One of the luxuries of living in a developed country is that our water is sanitary, all of our water. In the United States, we pay about 1 cent per gallon for clean running water in everything from our sinks and toilets to our yards. But at some point over the last decade we collectively said, "Fuck that. We want to pay 5 cents an ounce and we want it to come in bottle with some goddamn mountains on the front."
Anyone who drinks bottled water will tell you that it's cleaner and tastes better than water from the tap. They use words like "crisp" and "pure" when describing it because those words invoke snowmelt trickling over a slab of stone and also because they are idiots. Bottled water is actually held to less rigorous standards than tap water, and sometimes no standards at all. In fact, bottled water that doesn't cross state lines (about 70 percent of it) isn't subject to FDA regulations. Plus, most of it's not coming from that mountain on the front of the bottle because that's an illustration. Instead, it comes from local sources such as the lakes, springs and reservoirs from which we get tap water.
Oh, also the bottles are toxic. Not only do carcinogens from the plastic leak into the water, but the plastic is porous which makes it a more hospitable environment for bacteria. So countless companies have built empires on packaging an inferior product to one you already get for free, in millions of plastic bottles that will never go away.
Hands down, the most ubiquitous of all useless items, the toilet seat cover preys on the fears and shame of Americans in public restrooms across America. Granted, they're generally free for defecators but gas stations, shopping malls, office buildings and even strip clubs are shelling out money for a product that has no business existing. The fact is, it's nearly impossible to catch a disease or a parasite from a toilet seat unless you have severe open wounds on the backs of your legs or your butt cheeks. Assuming that's the case, then go home. What are you doing at a bar in the first place? It would also require the germs to be present on the seat to begin with, and as it turns out, toilet seats are about 50 times cleaner than phone receivers. If you're thinking, Yeah, but I so rarely touch my phone and my ass at the same time then consider that a toilet seat is also significantly cleaner than a keyboard or a mouse. Take a minute to scroll through your browser history to get a good idea how much more genital attention your computer gets than a toilet seat.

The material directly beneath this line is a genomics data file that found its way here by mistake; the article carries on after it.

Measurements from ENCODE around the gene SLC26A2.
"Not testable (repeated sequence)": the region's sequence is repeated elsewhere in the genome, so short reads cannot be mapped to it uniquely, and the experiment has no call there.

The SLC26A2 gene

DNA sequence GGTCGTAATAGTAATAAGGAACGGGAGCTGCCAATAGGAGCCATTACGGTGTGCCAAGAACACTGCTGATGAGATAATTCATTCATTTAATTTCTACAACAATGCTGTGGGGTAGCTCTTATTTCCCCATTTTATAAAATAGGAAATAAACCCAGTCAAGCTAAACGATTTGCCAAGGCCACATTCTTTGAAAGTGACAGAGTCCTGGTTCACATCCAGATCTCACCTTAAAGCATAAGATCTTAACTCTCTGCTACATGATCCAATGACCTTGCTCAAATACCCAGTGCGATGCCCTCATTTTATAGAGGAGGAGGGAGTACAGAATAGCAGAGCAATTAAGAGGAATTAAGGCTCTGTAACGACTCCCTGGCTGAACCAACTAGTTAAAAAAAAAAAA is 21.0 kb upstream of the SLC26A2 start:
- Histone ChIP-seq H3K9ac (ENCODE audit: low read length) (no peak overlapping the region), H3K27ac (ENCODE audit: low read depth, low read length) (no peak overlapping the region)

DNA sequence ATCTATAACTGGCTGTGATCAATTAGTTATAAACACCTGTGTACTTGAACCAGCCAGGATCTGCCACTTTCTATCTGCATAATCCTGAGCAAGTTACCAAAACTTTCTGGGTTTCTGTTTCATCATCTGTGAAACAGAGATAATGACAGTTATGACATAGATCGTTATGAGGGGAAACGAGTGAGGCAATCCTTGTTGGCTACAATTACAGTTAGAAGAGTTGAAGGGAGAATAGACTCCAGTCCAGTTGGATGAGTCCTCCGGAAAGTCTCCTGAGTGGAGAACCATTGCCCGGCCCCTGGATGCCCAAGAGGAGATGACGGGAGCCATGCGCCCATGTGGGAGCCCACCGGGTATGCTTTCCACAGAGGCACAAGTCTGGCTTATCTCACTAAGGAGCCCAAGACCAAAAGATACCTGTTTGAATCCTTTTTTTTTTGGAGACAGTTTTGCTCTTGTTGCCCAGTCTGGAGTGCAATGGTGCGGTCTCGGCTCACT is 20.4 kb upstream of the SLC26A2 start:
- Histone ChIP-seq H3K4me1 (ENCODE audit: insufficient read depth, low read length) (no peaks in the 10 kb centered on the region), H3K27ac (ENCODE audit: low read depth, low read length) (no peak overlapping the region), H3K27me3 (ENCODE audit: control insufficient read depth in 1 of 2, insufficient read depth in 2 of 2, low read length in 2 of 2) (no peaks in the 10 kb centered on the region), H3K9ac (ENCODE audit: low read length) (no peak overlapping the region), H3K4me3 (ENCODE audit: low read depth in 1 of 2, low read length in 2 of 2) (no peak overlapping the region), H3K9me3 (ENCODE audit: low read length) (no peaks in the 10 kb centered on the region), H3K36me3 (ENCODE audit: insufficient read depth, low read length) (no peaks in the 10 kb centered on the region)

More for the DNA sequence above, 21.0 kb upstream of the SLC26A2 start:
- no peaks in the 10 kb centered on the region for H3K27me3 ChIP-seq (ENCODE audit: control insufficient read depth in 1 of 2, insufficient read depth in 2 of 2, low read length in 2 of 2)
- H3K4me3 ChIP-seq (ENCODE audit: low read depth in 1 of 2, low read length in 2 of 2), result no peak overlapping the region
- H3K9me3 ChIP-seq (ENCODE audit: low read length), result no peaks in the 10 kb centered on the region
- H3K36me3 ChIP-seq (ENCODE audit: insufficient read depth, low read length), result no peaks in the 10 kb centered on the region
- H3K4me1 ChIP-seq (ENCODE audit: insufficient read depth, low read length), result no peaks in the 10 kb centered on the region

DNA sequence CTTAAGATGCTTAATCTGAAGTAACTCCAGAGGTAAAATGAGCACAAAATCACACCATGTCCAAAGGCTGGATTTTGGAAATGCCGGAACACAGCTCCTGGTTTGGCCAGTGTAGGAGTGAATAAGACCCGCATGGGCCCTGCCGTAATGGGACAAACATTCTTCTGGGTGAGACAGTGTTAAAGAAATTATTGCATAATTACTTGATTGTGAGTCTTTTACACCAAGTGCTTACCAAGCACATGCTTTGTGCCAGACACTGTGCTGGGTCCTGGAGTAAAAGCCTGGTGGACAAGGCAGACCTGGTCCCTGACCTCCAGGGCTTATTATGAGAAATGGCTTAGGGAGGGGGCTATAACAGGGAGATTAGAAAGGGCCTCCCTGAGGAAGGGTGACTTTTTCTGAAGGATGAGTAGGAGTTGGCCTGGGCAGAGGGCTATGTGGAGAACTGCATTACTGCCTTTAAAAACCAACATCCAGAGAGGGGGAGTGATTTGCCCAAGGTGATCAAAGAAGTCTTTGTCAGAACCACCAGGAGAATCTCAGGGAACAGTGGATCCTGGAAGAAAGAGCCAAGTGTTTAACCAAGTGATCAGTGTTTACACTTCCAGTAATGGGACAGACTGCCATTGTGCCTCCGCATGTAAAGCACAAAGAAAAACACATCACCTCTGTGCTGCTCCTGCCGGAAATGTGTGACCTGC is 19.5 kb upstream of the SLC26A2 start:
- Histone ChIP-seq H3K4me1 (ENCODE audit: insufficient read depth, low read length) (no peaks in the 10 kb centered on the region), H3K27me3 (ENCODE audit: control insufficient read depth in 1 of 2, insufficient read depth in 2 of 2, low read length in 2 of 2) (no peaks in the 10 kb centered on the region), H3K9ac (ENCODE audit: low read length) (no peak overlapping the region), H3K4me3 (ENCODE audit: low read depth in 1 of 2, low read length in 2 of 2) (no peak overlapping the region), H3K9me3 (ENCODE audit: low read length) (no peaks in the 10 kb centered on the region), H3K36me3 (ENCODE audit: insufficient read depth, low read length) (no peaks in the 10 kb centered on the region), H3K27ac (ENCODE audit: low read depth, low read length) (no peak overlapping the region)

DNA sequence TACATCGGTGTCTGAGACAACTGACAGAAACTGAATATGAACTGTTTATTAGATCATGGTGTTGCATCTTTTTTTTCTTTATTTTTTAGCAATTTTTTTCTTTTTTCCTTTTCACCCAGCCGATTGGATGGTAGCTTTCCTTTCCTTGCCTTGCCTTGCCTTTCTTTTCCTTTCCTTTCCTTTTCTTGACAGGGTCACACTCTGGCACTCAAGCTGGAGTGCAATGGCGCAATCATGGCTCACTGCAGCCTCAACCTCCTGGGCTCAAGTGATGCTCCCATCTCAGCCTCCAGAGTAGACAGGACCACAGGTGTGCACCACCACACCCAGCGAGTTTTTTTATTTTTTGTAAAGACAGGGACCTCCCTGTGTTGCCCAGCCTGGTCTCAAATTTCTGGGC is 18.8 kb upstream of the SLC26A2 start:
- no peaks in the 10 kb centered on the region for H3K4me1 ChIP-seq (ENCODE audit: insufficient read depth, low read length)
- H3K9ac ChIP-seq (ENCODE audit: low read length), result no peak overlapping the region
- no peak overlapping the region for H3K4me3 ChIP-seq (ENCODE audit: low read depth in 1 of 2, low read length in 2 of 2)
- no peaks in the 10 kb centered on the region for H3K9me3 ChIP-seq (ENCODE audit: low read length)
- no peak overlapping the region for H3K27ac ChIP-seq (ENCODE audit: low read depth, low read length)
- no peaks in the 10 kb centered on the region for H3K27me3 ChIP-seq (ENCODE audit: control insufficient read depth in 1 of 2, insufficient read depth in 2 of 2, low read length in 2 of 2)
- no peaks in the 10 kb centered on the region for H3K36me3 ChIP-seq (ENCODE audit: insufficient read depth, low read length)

Note: Nothing is filthier than a laptop.
The covers also fail to protect you from contact with urine since tissue paper notoriously dissolves into paste when exposed to the slightest drop of liquid. Urine soaks right through the covers, which is entirely logical when you consider that thousands of these get flushed down toilets every day.
Despite all of this, no one ever questions the sanitary qualifications of the toilet seat cover and consequently, companies with names like Rest Assured and Health Gard continue to pump out a tree pulp that serves no purpose other than to protect peace of mind. I look forward to the day when these are finally pulled from restrooms, the day we collectively realize how we've blindly accepted such an absurd product, the day humanity declares it would rather see actual human feces on a toilet seat before this bullshit.
Ooh, was that ... did I go too far?